Qld Health axes 1,500 jobs, blames payroll system failure

Summary:Queensland Heath has blamed over half of its recently announced redundancies on the former government's bungled payroll system.

From the announcement this morning that 2,754 jobs are to be cut from Queensland Health, the Liberal National Party government has blamed more than half of them on the previously bungled health payroll system project of the former Labor government.

Outlining the reform via a video address this morning, Queensland Minister for Health Lawrence Springborg said that the situation could have been much worse.

"Queensland Health was staring down the barrel of statewide FTE reductions of 4,142. But at the end of this process, that monetary target will be achieved, with an overall staff reduction of just 4 percent, or 2,754 FTE."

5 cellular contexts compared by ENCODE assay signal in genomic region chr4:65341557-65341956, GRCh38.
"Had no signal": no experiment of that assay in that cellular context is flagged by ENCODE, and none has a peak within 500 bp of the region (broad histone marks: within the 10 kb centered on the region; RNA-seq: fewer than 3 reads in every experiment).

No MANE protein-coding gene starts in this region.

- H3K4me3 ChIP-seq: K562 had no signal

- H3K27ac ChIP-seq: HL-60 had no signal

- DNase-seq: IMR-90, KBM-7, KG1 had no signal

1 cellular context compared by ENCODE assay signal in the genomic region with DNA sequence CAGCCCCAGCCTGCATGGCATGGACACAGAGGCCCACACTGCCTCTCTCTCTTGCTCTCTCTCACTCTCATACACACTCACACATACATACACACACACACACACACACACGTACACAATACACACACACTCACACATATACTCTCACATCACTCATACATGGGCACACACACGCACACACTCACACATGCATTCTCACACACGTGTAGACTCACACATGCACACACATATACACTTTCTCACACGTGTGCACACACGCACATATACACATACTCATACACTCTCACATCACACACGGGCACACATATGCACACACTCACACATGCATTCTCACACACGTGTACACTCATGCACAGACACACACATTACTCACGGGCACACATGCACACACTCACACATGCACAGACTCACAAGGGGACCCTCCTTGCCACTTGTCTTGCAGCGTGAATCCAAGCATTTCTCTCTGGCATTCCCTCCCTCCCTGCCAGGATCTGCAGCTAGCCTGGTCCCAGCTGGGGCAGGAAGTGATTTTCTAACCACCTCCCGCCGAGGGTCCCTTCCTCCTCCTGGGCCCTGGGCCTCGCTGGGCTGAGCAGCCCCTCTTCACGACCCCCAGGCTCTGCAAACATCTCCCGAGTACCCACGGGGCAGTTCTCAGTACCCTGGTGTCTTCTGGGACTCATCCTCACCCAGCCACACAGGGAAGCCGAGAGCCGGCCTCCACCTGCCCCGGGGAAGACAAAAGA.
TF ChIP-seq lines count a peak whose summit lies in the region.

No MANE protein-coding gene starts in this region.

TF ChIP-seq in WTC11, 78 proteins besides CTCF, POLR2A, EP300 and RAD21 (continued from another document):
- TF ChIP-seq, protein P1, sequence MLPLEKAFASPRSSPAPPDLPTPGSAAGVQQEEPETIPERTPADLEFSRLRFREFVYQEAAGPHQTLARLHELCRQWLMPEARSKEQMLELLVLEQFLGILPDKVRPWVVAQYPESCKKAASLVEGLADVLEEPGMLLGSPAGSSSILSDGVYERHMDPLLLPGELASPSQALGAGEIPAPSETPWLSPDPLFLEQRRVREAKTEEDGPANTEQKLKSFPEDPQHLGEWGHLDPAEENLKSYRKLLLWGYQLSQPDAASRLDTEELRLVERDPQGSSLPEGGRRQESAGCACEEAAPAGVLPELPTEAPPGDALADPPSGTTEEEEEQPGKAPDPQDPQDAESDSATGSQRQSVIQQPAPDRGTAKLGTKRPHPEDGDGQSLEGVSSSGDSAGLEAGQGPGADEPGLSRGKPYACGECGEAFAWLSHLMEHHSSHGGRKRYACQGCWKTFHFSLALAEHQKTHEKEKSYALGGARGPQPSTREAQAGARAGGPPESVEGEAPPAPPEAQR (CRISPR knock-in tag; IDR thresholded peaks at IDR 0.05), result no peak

According to Springborg, the payroll system debacle has cost the state AU$150 million, this year alone, which directly translates to jobs that would have to be cut.

" On the figures from KPMG , a AU$150 million impost equates to 1,500 full-time positions. This is the same estimated number of over-establishment full-time staff employed in Queensland Hospital and Health Services at the change of government."

Springborg said priority would be given to abolishing vacant positions, accepting voluntary redundancies, and redeploying staff, but Shadow Health Minister Jo-Ann Miller said that it would be impossible to make so many staff redundant without affecting the quality of health services.

"You don't sack more than 2,700 people — including more than 1,500 from hospitals and health services — without sacking front-line staff, including nurses and doctors," she said in a statement.

The state only recently announced that it would cut 400 IT jobs in order to save AU$40,000 per hour.

Topics: Health, Australia, Government, Government : AU

About

A Sydney, Australia-based journalist, Michael Lee covers a gamut of news in the technology space including information security, state Government initiatives, and local startups.

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